Troubleshooting irrigation valves
"An ounce of prevention is worth a pound of cure."
Nowhere is this truer than with irrigation valves. They are highly reliable and will last for years if you properly care for them. But valves can be difficult to troubleshoot because many of the parts that could be causing the problems are hidden. By learning how irrigation valves work, you can troubleshoot almost any problem.
Proper valve troubleshooting starts with a few basic questions: * Is the irrigation controller plugged in and properly programmed? * Is the master water supply turned on? * Is water present to the valve? * Is the flow-control handle open? * Is sufficient water pressure and flow available? * Is the pump working?
Valves 101 Before troubleshooting begins, you must understand how irrigation valves work. Valves control the flow of water to sprinklers and can be mechanical, hydraulic, electric or a hybrid-know what kind you're dealing with.
A valve stays closed because the surface area above the diaphragm is about two-and-half times larger than the pressurized surface area below the diaphragm. The difference causes a greater force above the diaphragm than below it. The valve traps the water, which fills the upper chamber. The valve will open only when the force above the diaphragm has been relieved. This will happen electrically when the controller energizes the solenoid or manually when you use the manual bleed.
The solenoid is a coil of electrical wire that, when charged with an electrical current from the controller, creates a magnetic force and pulls up a small, metal plunger inside the valve. As the plunger rises, it dumps water from the chamber above the diaphragm to a lower (downstream) pressure area. This reduces the force above the diaphragm and the valve opens.
To close a valve, the irrigation controller stops sending an electrical current to the solenoid. As the current terminates, the solenoid drops the plunger and stops the flow of water from above the diaphragm. The pressure above the diaphragm builds to a force greater than the pressure below the diaphragm, and the valve closes.
This also occurs when you operate the valve manually. When you open the manual bleed screw, you relieve the force above the diaphragm either to the atmosphere or to the downstream side of the valve.
Electricity and Water A variety of conditions can cause an irrigation valve to malfunction. But don't overlook the obvious. If the valve will not open, make sure you have turned on the water supply. You can check to make sure you have a water supply by manually opening or "bleeding" the valve.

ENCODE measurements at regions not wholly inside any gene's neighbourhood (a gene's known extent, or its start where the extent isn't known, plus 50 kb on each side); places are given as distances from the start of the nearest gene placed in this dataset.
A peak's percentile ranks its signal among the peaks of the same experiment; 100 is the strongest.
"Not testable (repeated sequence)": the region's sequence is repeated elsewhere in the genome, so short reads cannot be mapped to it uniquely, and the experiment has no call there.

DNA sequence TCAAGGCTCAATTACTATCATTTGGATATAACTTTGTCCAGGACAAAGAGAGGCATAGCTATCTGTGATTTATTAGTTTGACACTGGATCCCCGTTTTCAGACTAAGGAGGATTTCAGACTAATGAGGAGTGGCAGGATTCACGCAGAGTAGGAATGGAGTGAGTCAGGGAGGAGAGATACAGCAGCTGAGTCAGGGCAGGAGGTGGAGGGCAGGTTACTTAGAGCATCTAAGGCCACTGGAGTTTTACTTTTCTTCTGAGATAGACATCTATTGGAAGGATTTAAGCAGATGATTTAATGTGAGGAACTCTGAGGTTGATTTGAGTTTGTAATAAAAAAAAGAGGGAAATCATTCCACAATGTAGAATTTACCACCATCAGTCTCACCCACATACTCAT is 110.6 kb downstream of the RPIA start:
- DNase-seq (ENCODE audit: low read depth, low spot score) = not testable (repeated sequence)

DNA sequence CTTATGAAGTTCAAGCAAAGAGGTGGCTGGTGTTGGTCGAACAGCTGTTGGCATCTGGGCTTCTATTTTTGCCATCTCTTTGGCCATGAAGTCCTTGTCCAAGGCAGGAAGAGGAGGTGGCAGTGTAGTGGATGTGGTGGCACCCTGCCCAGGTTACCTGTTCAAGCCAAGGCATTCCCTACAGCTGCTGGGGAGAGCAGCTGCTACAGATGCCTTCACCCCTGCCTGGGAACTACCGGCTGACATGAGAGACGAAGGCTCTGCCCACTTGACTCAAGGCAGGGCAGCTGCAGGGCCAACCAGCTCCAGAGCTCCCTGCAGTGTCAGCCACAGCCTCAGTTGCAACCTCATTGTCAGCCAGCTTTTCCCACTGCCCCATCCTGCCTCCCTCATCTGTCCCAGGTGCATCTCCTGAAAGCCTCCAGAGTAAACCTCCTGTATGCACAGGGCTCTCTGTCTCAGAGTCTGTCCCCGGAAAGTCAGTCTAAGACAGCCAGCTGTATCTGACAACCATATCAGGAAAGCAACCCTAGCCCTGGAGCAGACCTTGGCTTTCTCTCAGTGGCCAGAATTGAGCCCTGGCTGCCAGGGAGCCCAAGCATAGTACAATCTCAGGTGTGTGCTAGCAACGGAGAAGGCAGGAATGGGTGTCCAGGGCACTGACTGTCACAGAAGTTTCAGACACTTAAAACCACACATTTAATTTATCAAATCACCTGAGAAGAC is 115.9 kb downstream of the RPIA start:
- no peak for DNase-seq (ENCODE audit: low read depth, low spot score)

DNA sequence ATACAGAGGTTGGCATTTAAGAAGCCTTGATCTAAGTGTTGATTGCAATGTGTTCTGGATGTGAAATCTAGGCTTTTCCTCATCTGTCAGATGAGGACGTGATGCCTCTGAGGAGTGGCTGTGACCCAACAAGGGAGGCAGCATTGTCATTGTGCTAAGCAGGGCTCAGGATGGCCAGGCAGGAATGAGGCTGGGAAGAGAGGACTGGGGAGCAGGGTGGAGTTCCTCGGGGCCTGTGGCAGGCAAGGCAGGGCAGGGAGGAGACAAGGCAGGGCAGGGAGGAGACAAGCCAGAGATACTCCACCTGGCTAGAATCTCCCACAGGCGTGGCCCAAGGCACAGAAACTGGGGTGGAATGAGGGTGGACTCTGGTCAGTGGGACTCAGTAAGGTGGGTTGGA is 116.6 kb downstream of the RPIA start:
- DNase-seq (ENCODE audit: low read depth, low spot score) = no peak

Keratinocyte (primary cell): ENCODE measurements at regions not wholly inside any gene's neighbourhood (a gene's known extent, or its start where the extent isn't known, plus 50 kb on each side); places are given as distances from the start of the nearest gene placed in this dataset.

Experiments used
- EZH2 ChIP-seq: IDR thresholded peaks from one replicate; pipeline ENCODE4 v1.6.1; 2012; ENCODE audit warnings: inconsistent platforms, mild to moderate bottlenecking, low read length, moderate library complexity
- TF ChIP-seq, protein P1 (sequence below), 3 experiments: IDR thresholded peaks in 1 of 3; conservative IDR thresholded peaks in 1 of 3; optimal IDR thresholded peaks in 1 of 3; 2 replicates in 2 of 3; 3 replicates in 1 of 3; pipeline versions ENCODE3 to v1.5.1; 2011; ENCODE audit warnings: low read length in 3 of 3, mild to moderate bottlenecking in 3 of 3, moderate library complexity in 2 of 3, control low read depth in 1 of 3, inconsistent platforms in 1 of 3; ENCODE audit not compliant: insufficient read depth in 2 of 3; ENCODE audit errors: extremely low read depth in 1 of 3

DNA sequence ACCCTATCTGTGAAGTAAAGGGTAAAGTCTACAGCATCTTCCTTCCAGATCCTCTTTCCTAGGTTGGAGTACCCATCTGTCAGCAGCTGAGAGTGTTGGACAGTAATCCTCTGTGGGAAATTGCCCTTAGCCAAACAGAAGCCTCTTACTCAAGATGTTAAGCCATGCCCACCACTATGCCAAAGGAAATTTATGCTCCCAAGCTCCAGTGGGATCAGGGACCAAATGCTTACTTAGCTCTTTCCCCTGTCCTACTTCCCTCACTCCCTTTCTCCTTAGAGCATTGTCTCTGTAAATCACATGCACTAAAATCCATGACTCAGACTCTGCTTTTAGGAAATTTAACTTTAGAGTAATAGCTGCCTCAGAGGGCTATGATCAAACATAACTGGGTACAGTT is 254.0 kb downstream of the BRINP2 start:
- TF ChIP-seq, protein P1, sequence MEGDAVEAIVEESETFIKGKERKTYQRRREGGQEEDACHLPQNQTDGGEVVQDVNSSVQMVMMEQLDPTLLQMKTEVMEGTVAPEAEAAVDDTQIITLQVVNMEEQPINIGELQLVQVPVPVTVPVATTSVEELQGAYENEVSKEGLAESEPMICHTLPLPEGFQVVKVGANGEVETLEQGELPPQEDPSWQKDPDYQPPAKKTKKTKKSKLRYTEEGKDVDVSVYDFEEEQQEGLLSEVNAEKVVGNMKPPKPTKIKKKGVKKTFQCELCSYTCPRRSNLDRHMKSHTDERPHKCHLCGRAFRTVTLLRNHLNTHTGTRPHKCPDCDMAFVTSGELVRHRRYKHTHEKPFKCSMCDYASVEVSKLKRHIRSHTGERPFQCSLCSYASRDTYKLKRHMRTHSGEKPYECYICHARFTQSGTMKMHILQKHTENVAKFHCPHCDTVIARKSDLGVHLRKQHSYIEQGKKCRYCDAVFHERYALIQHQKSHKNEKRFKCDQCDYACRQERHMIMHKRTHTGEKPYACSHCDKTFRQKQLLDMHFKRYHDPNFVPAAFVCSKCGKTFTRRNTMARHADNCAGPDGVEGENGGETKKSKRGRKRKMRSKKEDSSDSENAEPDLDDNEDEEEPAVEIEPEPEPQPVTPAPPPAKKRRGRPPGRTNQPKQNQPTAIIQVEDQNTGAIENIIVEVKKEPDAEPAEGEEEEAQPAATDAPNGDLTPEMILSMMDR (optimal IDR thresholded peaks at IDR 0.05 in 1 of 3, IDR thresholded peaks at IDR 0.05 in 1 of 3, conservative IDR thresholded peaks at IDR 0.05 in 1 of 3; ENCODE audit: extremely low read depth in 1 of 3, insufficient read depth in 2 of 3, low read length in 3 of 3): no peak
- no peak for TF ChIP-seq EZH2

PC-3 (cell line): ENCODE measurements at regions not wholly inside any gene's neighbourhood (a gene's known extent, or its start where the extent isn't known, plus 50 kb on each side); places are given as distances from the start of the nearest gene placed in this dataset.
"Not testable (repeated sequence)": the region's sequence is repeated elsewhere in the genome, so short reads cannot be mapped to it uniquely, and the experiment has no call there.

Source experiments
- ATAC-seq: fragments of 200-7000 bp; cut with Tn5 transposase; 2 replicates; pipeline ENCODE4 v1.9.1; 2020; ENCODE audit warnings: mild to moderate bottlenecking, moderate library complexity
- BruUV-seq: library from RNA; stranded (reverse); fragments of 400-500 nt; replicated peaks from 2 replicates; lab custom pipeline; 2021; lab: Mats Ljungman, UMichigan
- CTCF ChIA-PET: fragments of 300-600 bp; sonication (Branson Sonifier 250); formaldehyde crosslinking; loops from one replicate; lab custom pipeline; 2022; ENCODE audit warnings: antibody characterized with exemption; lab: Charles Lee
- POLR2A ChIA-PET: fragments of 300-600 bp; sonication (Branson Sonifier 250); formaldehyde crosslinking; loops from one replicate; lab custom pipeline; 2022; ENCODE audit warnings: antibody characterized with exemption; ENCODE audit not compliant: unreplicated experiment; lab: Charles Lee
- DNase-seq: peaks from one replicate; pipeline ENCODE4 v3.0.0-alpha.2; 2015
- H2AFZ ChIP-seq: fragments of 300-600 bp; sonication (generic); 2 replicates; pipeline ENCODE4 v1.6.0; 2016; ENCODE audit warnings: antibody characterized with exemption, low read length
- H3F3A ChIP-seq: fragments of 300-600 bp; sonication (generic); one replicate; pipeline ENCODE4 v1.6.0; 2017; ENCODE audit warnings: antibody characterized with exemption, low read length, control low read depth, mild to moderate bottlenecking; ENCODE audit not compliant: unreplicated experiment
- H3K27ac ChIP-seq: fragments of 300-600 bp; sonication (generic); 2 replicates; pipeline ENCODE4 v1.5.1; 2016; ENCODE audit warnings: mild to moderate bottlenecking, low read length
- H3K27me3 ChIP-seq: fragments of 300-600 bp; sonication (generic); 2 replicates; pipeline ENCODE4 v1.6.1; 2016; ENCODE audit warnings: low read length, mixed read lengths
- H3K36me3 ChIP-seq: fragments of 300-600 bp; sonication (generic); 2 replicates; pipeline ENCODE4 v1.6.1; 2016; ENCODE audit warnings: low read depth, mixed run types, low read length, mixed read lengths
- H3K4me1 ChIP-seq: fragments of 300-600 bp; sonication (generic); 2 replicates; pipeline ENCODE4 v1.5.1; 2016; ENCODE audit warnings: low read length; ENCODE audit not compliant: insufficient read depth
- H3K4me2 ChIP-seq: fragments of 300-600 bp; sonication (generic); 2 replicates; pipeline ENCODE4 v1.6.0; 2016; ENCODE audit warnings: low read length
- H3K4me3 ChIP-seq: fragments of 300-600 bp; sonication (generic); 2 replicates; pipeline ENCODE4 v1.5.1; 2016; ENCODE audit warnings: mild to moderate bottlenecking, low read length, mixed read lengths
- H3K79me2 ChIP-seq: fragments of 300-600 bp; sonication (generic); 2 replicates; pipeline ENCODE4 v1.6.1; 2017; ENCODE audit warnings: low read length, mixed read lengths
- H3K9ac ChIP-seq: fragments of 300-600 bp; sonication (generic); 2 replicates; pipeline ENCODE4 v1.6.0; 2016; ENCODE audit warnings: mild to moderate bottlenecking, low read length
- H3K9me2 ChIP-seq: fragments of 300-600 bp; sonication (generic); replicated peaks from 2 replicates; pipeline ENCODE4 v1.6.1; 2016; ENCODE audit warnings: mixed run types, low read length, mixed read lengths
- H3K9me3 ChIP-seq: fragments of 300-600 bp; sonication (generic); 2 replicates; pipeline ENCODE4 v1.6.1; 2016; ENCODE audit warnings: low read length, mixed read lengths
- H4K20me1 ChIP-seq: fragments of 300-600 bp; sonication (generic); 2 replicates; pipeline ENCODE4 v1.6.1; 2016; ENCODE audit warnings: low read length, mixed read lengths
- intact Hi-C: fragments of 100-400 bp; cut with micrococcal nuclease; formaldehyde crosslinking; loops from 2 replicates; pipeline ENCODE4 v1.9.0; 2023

There are two types of manual-bleed devices. The most common is an external manual bleed. It usually consists of a small knob on top of the valve bonnet that bleeds-or relieves-the water above the diaphragm. The second type of manual-bleed device is an internal manual bleed. It is usually a lever on the solenoid or the solenoid itself. When you turn on the lever or activate the solenoid, water pressure above the diaphragm bleeds to the downstream side of the valve. Turn the external manual-bleed screw or operate the internal manual bleed and check for water flow. Be aware that some valves incorporate both external and internal manual-bleed systems. If there is still no water flow to the valve, check the PVC line for breaks.
Another common problem is lack of electrical signal (voltage) to the valve. To determine if the valve is receiving power, use a volt-ohm meter. From the irrigation controller, manually turn on the station you are troubleshooting. With the volt-ohm meter, check the voltage between the ground and the controller-station terminal. Your reading should be 24 volts AC (VAC). If it is not 24 VAC, you need to determine the cause-which is usually a blown fuse in the controller or in the controller's transformer.
While you are at the controller, check the entire irrigation program. In many cases, a valve will not operate properly because of faulty controller programming.
If your meter reads 24 VAC at the controller station wires, check the zone in question to make sure it's operating. Make sure that the controller has a programmed start time and run time and that the "days-to-run" setting is programmed. Though this may seem elementary, an improperly programmed controller is one of the most common causes of valve malfunction-and usually the largest source of customer complaints.